shopping list one use

The family shopping list has “effectively been killed off” as shoppers move away from meal planning and decide what to eat on the day, a new report by The Co-op Group has claimed.

The report cites a nationwide survey of 2,000 people by Atomik Research in August, which suggests 16% of consumers never use a shopping list and 60% only write down the key products they require.

It also highlights an increase in spontaneous cooking, which it says is fuelling top-up shops, with younger demographics leading the move to convenience shopping.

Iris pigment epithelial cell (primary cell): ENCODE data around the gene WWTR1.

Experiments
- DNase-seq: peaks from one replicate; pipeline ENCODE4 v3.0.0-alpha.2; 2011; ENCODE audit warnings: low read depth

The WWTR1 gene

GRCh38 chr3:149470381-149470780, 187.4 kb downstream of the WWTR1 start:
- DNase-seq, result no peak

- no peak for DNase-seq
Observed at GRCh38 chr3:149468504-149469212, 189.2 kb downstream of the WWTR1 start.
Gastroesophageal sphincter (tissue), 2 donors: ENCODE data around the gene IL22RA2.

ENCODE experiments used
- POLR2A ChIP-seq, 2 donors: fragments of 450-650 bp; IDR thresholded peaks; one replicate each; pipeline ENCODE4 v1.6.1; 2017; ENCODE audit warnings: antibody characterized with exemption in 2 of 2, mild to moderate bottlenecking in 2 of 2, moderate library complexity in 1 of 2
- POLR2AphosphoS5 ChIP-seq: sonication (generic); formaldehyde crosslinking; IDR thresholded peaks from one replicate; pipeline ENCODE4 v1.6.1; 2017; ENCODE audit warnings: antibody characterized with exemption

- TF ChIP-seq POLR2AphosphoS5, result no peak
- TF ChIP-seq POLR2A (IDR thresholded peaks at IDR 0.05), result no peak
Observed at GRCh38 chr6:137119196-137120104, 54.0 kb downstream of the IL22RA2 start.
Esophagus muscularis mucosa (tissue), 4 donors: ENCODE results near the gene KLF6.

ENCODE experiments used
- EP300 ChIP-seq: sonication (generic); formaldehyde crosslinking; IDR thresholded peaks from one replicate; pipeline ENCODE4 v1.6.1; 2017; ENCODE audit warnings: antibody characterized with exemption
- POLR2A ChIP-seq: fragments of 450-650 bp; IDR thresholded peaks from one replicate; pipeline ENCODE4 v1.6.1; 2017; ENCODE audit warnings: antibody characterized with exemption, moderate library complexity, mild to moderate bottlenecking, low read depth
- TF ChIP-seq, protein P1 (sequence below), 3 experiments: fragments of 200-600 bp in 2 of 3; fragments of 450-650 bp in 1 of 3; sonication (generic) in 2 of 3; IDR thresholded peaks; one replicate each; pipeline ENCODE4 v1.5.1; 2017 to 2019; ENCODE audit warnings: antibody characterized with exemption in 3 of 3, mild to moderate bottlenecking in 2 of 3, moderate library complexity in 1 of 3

Many shoppers now decide what to eat on the day rather than planning ahead, the Mission Impulsive report says. This has “effectively killed off the family food shopping list,” it claims.

The report also notes that Friday and Saturday shopping has declined whereas mid-week shopping is growing.

Steve Murrells, chief executive for retail at The Co-operative Group, said the idea of planning and eating three square meals a day was “a thing of the past”.

“Our report highlights how social and lifestyle developments have changed consumers’ attitudes towards weekly meal planning and how a shift in purchase behaviours has led to the development of products in response to this consumer trend,” he said.

IGD figures show the convenience market is worth £37.7bn. It is forecast to grow 17% to be £44.1bn in 2020, increasing its share of the total market from 21.2% this year to 22% in 2020.